Posted in Commentary with tags on October 30, 2019 by itnerd

In the aftermath of a security incident involving NordVPN and a third-party data center, the company is taking action to enhance its security. One of the first moves is a long-term strategic partnership with VerSprite — one of the leading cybersecurity consulting firms.

The partnership will include threat and vulnerability management, penetration testing, compliance management and assessment services. VerSprite will also help to form an independent cybersecurity advisory committee, which will consist of selected experts and oversee NordVPN’s security practices.

“We are planning to use not only our own knowledge, but to also take advice from the best cybersecurity experts and implement the best cybersecurity practices there are,” says Laura Tyrell, Head of Public Relations at NordVPN. “And this is the first of many steps we are going to take in order to bring the security of our service to a whole new level.”

According to NordVPN, they are ready to take action in five different fields to become more secure than ever. Here’s the list of the planned measures:

1. Partnership with the top cybersecurity consulting firm VerSprite. Penetration testers are a key part of NordVPN’s security efforts. Their job is to prod the infrastructure for weaknesses and mitigate the vulnerabilities. That’s why NordVPN is engaging in a long-term strategic partnership with VerSprite, a leading cybersecurity consulting firm.

VerSprite will work with NordVPN’s in-house team of penetration testers to challenge the infrastructure and ensure the security of customers. The main tasks covered in the new agreement include comprehensive penetration testing, intrusion handling, and source code analysis. VerSprite will also help to form an independent cybersecurity advisory committee.

2. Bug bounty program. Over the next few weeks, NordVPN is going to introduce a bug bounty program. Bug bounties reward cybersecurity experts for catching potential vulnerabilities and reporting to the developers so they can fix them. Bounty hunters will get a well-earned payout, and NordVPN users will get a service they know is scoured for bugs by thousands of people every day to make it as secure as possible.

3. Infrastructure security audit. NordVPN is planning to complete a full-scale third-party independent security audit in 2020. The audit will cover the infrastructure hardware, VPN software, backend architecture, backend source code, and internal procedures. The chosen vendor for the security audit will be announced in the future.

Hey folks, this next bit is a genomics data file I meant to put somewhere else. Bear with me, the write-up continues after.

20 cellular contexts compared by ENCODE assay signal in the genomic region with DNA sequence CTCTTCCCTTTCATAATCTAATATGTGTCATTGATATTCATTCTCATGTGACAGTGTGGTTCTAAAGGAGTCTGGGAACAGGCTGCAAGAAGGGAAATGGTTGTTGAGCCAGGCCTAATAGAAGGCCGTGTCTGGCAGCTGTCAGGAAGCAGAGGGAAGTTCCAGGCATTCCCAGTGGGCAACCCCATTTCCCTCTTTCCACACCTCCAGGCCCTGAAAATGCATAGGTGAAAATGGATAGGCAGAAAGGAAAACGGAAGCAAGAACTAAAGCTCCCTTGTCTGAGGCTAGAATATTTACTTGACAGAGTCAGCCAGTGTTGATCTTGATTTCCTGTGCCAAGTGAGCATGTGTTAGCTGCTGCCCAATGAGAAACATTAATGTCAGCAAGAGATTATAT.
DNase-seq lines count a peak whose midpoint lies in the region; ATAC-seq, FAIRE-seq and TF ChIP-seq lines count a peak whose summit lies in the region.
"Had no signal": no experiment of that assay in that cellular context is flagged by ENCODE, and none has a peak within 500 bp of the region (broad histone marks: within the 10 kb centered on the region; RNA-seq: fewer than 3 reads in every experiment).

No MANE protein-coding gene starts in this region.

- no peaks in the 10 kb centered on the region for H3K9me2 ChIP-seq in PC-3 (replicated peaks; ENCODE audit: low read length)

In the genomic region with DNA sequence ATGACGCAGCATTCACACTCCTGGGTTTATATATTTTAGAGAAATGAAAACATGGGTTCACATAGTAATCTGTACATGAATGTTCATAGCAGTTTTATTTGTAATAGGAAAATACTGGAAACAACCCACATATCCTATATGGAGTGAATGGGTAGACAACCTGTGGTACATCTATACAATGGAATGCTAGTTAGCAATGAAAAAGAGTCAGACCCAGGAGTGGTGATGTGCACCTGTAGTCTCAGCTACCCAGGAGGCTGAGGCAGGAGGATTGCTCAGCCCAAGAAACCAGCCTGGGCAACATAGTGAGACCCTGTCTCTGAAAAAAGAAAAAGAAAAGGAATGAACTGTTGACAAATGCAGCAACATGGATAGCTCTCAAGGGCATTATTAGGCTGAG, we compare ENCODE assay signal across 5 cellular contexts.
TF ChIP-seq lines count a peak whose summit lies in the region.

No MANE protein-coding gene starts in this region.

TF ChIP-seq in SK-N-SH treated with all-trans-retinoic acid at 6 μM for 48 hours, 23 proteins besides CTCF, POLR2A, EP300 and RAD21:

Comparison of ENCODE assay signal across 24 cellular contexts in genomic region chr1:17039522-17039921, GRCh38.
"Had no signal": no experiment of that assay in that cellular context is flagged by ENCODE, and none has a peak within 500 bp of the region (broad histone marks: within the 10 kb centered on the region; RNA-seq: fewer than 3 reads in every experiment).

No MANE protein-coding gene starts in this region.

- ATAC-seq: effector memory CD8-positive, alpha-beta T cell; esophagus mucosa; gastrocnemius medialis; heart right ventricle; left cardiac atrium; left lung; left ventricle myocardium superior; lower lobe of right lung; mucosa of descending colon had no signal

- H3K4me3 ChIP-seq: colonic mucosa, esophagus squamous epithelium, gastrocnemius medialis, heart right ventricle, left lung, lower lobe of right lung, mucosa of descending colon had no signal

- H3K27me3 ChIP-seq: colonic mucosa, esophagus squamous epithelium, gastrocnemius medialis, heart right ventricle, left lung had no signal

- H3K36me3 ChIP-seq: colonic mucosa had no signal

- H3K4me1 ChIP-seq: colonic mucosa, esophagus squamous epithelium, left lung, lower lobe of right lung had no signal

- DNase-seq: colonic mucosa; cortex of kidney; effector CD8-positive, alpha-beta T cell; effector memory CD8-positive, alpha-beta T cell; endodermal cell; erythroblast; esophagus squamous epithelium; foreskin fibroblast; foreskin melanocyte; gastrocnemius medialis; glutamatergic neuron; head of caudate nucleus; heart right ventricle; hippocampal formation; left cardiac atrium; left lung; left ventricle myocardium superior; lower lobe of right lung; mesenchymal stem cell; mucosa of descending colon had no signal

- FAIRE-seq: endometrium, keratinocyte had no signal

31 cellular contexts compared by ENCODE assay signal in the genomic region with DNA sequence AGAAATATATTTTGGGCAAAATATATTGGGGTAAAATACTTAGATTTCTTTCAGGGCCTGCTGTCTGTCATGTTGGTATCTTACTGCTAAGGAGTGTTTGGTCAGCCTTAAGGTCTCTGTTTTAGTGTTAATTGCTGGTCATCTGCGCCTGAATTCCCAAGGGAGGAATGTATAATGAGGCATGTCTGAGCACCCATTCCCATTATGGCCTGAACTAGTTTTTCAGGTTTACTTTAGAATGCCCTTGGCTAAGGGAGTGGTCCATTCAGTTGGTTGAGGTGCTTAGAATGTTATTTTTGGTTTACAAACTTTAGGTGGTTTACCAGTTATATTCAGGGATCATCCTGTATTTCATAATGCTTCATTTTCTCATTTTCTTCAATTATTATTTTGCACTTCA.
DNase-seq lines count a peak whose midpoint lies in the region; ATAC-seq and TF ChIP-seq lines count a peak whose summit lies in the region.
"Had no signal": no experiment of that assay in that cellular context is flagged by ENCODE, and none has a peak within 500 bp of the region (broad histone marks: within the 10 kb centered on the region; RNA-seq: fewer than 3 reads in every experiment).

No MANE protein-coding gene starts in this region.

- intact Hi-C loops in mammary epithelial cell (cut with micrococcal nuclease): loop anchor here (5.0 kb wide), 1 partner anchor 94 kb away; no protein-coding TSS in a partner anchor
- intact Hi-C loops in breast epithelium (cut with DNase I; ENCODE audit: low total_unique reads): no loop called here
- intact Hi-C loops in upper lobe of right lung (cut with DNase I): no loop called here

4. Vendor security assessment and higher security standards. NordVPN is planning to build a network of collocated servers. While still located in a data center, collocated servers are wholly owned exclusively by NordVPN. NordVPN is currently finishing its infrastructure review so that they can eliminate any exploitable vulnerabilities left by third-party server providers. NordVPN is committed to ensuring that their exclusively owned data centers maintain the highest security standards.

5. Diskless servers. NordVPN is planning to upgrade their entire infrastructure (currently featuring over 5100 servers) to RAM servers. This will allow to create a centrally controlled network where nothing is stored locally — not even an operating system. Everything the servers need to run will be provided by NordVPN’s secure central infrastructure. If anyone seizes one of these servers, they’ll find an empty piece of hardware with no data or configuration files on it.

“The changes we’ve outlined will make you significantly safer every time you use our service. Every part of NordVPN will become faster, stronger, and more secure – from our infrastructure and code to our teams and our partners,” says Laura Tyrell. “That’s our promise – we owe it to you.”

What happened last week

Last week, it was announced that 1 of more than 5000 NordVPN’s servers was accessed by an unauthorized third party. The hacker managed to access this single server located in Finland because of mistakes made by the data center owner, of which NordVPN was not aware.

However, NordVPN is sure that no customer data was affected or accessed by the malicious actor, as the server did not contain any user activity logs, usernames, or passwords. NordVPN’s service as a whole was not hacked, the code was not hacked, the VPN tunnel was not breached, and the NordVPN apps stayed unaffected.